Photo by Jordan McDonald on Unsplash

Feeling the Sting of Discrimination

I am a 52-year-old lesbian who has had the good fortune to never feel directly discriminated against…until yesterday. Over the past couple of years, we have all watched as formerly unthinkable behaviors from a US president became commonplace and barely surprising. The rude, offensive, immature and hateful behavior seemed to give permission to members of our population who harbor fear and hatred to act out on those feelings. Racists have become emboldened. Misogynists, homophobes, and xenophobes spew lies and hatred while hiding behind language and arguments fed to them by a fear-mongering conservative press. A country so many of us felt was moving forward seemed suddenly to be tossed back by many decades.

I have been lucky in all of my years to rarely have encountered the hatred directly.

Although many of my friends cannot say the same, I am not a member of the #metoo movement. I’ve not been assaulted in a bathroom, or had my job put on the line by a male demanding sex, or been raped by a stranger, or a friend. I’m completely supportive of the women who are finally standing up after feeling without a voice for so long. I’m just not one of them.

I’ve mostly lived in or near large, liberal communities. I’ve been out as a lesbian since I was 21, and never tried to hide it from employers, neighbors or friends. People have simply treated me as another person, as far as I could tell. Were people really meeting my expectations and treating me as I wanted to be treated, or did I just not see the ugly truth at times? I can’t know for certain, and that’s OK. We each create our own truth to some extent. I choose to believe I have worked with and lived near mostly good people who judge others on their merits, not their race, gender, religion or other characteristic having nothing to do with actual behavior or character.

Yesterday, something happened to change that. It was not overt. It was not life-threatening. I almost didn’t even know about it, which maybe makes it worse because how often is danger lurking and we don’t have a clue?

I received a text from a friend explaining that my wife and I were getting quite a reputation in our very small community. (We live in a rural area just outside of a smallish town which is just outside of a large city.) The text went on to explain how we were harassing the children of some new neighbors because of where they were riding their dirt bikes, how the father had yelled at us to leave the boys alone, and we had even chased the father down the street to yell at him about his kids’ behavior.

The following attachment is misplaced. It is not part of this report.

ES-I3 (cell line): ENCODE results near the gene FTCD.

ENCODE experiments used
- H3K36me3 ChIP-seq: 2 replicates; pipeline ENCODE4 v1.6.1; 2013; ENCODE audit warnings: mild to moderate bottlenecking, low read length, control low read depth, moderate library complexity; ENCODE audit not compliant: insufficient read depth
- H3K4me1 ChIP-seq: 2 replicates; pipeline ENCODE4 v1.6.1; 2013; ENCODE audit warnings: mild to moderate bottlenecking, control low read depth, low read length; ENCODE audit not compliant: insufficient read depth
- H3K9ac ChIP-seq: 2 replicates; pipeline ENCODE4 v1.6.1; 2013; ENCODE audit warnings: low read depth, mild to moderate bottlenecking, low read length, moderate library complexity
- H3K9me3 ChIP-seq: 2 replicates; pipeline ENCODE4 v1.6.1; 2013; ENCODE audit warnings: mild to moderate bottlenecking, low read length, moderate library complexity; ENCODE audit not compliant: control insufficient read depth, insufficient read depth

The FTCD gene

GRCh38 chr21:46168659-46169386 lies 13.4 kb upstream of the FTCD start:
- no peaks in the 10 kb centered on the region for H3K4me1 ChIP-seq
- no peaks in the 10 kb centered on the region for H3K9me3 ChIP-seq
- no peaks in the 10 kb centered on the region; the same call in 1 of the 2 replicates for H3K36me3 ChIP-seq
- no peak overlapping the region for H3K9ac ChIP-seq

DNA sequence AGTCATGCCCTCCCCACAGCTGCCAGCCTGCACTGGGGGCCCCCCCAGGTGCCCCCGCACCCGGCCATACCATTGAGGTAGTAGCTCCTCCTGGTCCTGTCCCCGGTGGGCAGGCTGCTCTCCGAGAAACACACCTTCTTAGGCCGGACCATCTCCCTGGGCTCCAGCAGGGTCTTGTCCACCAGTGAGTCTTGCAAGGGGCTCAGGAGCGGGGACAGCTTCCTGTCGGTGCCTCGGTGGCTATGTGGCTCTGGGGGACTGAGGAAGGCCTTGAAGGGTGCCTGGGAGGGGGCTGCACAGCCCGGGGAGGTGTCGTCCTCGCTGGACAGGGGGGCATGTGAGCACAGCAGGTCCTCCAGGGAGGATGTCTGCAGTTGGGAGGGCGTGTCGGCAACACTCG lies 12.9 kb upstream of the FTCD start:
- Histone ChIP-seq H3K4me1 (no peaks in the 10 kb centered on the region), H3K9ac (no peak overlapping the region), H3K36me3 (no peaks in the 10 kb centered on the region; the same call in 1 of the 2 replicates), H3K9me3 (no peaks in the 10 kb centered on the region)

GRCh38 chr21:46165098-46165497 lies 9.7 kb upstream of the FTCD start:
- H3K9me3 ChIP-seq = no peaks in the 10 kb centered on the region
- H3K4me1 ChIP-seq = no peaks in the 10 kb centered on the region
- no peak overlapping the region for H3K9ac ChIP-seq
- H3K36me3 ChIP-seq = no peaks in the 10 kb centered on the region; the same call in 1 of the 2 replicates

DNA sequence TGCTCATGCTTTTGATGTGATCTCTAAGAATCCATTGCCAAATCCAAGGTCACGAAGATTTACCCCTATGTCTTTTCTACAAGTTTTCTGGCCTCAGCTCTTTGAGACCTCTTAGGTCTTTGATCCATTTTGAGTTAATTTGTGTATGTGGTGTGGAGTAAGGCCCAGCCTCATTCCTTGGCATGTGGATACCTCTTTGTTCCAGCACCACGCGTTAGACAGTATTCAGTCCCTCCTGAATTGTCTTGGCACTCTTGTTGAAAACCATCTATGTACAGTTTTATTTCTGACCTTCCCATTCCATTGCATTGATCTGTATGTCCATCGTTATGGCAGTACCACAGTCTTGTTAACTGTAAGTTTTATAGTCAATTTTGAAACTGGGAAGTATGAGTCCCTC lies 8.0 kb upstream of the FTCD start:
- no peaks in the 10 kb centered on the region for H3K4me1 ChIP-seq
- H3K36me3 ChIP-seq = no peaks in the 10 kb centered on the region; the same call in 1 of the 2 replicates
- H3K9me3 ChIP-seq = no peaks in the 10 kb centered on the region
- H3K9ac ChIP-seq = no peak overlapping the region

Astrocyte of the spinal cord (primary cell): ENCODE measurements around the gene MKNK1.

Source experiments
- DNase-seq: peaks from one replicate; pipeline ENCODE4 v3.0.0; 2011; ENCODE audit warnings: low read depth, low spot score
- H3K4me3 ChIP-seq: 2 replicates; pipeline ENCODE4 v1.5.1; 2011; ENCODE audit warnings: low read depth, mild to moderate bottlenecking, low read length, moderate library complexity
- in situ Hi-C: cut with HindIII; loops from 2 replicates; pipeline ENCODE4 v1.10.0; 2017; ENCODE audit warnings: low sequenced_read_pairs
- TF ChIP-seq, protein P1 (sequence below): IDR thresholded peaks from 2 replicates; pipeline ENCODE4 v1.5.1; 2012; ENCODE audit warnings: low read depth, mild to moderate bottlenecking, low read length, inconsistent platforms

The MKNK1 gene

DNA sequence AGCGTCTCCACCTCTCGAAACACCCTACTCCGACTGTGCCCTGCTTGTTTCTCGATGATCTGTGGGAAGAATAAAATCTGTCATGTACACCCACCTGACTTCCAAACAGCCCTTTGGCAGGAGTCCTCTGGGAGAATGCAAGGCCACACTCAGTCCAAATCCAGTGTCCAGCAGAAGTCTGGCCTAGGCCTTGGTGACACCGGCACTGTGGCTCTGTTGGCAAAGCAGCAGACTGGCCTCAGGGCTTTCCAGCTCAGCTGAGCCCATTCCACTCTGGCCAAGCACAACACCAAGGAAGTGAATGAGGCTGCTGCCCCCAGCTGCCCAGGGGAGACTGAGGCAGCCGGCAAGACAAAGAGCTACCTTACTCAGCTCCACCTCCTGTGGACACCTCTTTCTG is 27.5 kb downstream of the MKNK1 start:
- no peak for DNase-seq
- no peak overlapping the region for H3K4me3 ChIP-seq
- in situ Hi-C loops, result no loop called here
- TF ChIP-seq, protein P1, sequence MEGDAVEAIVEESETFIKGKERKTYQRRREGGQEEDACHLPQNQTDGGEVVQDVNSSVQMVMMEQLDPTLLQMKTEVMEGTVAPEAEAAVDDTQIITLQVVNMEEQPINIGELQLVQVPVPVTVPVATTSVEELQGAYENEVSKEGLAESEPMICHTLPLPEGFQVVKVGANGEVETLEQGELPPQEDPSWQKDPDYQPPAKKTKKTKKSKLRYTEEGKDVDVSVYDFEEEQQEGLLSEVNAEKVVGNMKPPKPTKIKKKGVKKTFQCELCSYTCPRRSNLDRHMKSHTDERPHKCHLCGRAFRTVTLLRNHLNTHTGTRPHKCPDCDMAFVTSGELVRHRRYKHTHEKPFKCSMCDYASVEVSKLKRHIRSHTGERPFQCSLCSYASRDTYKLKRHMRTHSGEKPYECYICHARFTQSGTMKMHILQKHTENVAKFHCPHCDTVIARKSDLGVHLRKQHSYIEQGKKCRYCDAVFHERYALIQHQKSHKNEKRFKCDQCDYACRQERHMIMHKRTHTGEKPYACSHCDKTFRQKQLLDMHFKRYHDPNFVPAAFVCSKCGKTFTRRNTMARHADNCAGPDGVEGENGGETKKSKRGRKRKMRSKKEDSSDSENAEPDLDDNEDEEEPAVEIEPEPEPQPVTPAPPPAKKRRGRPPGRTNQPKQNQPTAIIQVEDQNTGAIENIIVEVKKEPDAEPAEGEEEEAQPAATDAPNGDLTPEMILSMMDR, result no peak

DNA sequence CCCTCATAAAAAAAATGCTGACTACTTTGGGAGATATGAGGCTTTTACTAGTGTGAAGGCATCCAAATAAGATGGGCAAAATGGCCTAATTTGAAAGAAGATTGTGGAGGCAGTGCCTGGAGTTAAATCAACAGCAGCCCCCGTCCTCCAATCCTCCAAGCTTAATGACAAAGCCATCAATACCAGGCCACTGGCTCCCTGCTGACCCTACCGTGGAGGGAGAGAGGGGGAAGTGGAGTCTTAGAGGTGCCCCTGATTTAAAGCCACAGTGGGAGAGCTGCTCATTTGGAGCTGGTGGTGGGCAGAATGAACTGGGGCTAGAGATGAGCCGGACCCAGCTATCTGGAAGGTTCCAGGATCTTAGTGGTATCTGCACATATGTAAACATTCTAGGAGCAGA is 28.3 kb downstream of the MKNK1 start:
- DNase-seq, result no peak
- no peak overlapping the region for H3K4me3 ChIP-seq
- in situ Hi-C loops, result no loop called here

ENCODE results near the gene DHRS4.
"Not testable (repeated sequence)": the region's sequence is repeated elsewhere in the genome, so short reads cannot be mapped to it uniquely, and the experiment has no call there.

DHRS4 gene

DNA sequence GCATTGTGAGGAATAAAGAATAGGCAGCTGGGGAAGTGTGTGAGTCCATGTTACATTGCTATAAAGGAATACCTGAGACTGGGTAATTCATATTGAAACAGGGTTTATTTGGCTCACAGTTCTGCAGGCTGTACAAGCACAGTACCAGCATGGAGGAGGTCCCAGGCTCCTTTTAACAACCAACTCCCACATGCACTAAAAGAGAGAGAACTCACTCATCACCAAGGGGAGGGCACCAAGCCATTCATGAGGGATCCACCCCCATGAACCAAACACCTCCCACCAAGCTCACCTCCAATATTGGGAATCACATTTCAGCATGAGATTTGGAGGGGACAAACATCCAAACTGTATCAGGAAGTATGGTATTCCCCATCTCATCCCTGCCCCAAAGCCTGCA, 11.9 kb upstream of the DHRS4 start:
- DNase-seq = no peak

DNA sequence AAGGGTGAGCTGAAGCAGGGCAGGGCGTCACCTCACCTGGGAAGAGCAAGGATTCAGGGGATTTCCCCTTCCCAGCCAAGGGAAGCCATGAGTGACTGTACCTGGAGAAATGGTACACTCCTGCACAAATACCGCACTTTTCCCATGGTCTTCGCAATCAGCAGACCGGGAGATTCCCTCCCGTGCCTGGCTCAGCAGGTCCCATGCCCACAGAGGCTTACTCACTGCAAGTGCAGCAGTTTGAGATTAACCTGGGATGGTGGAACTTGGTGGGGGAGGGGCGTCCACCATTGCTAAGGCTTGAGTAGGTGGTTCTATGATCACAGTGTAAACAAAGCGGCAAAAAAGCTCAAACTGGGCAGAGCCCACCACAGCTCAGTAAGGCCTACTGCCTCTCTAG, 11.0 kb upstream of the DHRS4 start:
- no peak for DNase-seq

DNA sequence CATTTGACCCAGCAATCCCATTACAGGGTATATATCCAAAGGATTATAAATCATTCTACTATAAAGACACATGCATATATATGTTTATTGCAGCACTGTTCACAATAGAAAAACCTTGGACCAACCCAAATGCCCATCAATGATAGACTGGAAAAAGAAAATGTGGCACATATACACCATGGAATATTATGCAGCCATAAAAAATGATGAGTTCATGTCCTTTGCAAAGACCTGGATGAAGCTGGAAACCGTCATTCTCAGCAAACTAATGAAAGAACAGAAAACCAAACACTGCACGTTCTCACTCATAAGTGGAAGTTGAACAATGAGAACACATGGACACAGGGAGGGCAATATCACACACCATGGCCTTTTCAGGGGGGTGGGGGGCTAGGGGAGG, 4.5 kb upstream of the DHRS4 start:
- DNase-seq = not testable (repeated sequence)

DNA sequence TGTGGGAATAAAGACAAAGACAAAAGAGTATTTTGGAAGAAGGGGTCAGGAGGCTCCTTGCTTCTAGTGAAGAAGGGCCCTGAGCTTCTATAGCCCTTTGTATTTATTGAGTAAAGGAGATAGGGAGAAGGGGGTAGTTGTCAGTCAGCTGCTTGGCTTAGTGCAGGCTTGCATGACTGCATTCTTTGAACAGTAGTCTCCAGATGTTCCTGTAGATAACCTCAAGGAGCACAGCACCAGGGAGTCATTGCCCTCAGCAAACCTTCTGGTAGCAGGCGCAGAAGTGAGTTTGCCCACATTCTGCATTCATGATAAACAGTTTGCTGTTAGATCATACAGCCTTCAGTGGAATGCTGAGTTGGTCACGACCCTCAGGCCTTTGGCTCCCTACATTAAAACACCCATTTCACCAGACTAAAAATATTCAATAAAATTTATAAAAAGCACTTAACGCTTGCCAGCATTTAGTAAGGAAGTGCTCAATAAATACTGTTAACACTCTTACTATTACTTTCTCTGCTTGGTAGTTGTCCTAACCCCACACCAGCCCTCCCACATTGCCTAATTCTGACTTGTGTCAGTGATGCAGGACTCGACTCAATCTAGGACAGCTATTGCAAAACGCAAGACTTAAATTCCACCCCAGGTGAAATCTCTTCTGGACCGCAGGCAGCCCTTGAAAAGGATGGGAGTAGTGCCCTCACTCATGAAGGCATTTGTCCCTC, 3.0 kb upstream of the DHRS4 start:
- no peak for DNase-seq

This was all news to me because none of it was true.

We haven’t even heard the dirt bikes. In the rumors, which my friend had heard from two people, we were “the grumpy lesbian couple” down the road. There are only four houses on our private road, and we are the only female couple, so that narrows it down pretty easily.

I will confess we spoke with the father when the family first moved in because they were running a chainsaw all morning, so we asked what they were doing and what their plans were. They are renters, so we were surprised they were cutting down trees, especially off of the property they were renting. I thought we had a pleasant, informative conversation. We found out he was doing our neighbor a favor, which was really nice. Apparently, the father, or the wife, or the teenage son, did not think it was a pleasant conversation, and we have now been branded “the grumpy lesbians.”

It hurts to know there is someone out there spreading lies about me. It hurts that people believe the lies. It is frustrating not knowing exactly who said what or why.

I don’t think I am being unreasonable to say that it is being done, at least in part, because we are lesbians. That is how we were identified, meaning that is important in the person’s mind. I don’t know if someone else is really yelling at the boys about their dirt bikes or why rumors would be spread that it was us.

Rationally, I know this is likely just one person, or at most, one family. They’ve not directly threatened us, the rumor is nothing scandalous, and compared to what some people deal with, this is nothing. Still, it feels like something. I think this is really my first taste of discrimination.

We are being targeted not because of something we did, but because of what we are.

I understand this is but a small taste of what so many others deal with daily. It’s a bitter taste and I don’t need another bite. I will let this inform me as to how fortunate I have been, and how painful it must be to consistently be judged by one small facet of who you are. The unfairness ate away at me last night. In the darkness, I wondered if I had something more to fear than rumors being spread — would they hurt our kids, our dog, our house? The isolation we have enjoyed living on a small, private road could also make us easy targets. I wonder if this is how the very few Asian or Black families living in this area feel. I suspect it is worse, more constant, and in this highly polarized time, likely to get worse before it gets better.



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Dakota Duncan

Dakota Duncan


I’m an animal lover, a new RVer, and an author. I’m writing mostly humor these days because we all need it. Info about my books: